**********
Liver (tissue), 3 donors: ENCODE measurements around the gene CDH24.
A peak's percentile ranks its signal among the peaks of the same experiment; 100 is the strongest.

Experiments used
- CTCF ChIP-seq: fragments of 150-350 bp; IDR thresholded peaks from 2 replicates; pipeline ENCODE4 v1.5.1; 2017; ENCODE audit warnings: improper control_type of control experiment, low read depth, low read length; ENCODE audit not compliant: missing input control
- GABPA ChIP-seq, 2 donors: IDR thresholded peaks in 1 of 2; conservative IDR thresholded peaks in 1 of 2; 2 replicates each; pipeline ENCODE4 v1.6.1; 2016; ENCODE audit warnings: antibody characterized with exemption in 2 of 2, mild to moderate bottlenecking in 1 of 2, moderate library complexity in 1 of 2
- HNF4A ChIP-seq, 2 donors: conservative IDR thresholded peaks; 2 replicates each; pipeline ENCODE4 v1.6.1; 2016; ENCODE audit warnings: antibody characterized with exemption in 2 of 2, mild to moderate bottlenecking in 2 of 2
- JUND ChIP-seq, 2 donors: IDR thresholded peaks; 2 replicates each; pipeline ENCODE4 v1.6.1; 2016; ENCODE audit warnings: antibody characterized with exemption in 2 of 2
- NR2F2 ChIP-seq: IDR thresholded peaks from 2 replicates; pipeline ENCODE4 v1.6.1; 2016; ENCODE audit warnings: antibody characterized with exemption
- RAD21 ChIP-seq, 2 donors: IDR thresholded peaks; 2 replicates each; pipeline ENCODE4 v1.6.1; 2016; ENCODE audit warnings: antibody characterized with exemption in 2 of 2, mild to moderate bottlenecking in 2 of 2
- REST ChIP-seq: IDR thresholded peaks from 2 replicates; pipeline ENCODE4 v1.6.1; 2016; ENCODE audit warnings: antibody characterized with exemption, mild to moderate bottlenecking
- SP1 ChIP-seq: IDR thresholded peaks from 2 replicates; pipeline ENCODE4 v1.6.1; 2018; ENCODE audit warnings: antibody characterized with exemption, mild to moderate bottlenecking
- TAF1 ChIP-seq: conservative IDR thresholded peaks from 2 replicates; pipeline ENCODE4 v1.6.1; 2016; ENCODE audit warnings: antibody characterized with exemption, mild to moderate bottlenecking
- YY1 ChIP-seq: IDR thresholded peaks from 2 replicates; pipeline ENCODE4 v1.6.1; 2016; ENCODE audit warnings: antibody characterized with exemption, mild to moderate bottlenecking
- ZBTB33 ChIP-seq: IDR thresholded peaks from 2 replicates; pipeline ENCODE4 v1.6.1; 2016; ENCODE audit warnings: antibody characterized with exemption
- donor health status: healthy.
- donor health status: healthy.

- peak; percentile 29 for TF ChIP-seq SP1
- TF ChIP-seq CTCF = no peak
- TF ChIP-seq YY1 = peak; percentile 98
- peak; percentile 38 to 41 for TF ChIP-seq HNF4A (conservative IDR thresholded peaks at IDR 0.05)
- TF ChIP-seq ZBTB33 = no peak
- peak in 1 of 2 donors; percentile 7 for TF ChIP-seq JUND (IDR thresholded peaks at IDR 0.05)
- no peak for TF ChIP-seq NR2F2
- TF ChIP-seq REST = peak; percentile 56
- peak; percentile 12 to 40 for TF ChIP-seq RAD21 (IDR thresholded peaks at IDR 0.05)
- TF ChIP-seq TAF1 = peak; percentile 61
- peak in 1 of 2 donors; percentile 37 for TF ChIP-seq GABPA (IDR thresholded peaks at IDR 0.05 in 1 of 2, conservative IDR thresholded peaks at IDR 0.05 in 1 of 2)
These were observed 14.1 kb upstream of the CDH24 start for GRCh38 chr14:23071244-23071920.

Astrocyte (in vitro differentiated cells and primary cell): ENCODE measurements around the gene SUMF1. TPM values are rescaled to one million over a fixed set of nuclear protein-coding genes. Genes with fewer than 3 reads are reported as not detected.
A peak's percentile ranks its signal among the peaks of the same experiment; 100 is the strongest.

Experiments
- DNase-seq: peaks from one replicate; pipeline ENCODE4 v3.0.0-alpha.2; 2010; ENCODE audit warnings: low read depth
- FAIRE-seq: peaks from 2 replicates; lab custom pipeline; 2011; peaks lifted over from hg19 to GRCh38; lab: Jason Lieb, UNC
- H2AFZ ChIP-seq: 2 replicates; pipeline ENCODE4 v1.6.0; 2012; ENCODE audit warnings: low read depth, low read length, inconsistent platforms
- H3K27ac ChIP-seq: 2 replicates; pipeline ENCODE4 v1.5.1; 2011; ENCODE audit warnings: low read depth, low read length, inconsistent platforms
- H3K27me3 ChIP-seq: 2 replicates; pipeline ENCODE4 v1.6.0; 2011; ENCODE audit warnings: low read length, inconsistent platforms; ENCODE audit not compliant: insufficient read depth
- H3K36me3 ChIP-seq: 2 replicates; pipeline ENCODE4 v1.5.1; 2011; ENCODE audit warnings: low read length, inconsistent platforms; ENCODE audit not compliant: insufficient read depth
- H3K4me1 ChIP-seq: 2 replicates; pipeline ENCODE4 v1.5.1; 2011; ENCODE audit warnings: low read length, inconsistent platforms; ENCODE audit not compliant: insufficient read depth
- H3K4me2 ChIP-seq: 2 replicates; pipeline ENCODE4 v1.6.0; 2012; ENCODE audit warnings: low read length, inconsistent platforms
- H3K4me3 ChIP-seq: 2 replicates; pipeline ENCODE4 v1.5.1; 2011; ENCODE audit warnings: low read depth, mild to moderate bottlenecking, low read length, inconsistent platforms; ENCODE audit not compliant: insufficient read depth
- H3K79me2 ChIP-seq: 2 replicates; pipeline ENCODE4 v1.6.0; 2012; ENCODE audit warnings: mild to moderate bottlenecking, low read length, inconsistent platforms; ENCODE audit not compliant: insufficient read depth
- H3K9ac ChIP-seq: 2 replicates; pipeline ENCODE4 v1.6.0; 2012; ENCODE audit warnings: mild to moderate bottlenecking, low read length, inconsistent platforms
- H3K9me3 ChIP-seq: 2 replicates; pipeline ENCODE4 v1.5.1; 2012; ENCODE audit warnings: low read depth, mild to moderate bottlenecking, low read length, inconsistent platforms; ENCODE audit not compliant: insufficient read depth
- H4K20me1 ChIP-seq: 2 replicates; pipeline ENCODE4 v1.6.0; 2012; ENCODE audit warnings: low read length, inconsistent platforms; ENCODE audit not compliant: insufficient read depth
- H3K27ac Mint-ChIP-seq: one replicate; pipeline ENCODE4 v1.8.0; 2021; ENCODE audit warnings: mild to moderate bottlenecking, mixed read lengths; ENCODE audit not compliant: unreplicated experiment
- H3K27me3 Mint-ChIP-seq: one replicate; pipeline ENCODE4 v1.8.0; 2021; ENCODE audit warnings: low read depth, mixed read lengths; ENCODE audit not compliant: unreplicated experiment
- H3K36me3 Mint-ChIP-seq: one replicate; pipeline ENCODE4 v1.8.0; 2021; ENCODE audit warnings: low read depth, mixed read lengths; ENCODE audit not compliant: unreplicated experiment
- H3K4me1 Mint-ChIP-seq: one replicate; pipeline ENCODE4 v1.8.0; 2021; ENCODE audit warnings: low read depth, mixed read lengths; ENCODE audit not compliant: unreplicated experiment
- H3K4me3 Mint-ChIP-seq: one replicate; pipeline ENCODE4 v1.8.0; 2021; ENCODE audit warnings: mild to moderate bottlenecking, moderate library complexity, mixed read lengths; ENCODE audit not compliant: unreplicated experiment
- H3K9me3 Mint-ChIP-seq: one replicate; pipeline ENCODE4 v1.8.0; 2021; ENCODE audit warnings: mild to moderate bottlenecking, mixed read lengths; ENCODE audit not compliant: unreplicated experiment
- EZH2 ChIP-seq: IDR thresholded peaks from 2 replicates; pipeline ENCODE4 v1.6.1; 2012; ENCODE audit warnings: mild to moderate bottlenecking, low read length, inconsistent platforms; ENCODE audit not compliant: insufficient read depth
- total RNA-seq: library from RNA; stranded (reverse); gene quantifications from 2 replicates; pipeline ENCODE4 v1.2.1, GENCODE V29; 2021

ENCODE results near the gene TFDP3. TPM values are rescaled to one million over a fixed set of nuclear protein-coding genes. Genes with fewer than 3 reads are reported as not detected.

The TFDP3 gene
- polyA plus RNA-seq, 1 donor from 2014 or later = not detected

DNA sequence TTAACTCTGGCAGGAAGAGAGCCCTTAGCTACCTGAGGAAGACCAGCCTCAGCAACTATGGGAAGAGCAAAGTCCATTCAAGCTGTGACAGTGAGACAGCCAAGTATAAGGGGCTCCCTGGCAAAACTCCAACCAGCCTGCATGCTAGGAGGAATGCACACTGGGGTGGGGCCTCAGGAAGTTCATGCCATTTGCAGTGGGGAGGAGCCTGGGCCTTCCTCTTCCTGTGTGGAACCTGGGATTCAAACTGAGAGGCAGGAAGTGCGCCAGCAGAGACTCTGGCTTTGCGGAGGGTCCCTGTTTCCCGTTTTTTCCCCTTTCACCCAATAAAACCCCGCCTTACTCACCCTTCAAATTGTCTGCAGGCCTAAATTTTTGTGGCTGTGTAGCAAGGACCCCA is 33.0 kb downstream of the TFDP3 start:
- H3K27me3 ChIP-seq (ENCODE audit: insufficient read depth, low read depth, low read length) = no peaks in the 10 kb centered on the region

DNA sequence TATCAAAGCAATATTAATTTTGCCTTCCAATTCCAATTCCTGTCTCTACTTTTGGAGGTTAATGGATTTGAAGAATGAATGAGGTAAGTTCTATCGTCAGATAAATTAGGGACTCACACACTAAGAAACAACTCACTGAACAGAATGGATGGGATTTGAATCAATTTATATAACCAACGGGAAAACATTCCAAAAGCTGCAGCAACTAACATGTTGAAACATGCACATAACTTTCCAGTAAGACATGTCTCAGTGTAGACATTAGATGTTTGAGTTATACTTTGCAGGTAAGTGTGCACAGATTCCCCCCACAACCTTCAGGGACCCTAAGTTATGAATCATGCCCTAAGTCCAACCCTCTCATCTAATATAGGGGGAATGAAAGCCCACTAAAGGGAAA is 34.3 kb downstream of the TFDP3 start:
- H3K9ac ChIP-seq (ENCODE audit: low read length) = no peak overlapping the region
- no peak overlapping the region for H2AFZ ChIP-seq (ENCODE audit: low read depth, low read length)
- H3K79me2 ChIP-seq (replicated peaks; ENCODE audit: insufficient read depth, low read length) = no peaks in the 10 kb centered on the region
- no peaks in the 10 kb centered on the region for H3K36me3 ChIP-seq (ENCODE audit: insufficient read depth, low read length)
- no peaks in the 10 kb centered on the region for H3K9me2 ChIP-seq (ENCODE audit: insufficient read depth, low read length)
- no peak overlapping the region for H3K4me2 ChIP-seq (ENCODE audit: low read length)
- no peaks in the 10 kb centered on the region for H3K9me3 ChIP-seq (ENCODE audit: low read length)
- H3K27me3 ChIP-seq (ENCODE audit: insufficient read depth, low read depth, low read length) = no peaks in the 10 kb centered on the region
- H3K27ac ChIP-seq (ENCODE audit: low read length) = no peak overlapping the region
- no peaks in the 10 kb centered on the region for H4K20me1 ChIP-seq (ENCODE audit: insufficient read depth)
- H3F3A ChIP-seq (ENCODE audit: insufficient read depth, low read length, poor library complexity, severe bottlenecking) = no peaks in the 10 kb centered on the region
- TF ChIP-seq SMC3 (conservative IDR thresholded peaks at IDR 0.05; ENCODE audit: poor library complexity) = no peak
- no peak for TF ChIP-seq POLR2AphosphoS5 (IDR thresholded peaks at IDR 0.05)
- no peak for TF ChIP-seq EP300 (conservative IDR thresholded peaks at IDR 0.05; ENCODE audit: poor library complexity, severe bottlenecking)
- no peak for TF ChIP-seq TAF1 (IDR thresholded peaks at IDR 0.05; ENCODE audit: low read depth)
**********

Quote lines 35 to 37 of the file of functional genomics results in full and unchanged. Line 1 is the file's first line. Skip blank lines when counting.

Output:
- H3K27ac ChIP-seq: 2 replicates; pipeline ENCODE4 v1.5.1; 2011; ENCODE audit warnings: low read depth, low read length, inconsistent platforms
- H3K27me3 ChIP-seq: 2 replicates; pipeline ENCODE4 v1.6.0; 2011; ENCODE audit warnings: low read length, inconsistent platforms; ENCODE audit not compliant: insufficient read depth
- H3K36me3 ChIP-seq: 2 replicates; pipeline ENCODE4 v1.5.1; 2011; ENCODE audit warnings: low read length, inconsistent platforms; ENCODE audit not compliant: insufficient read depth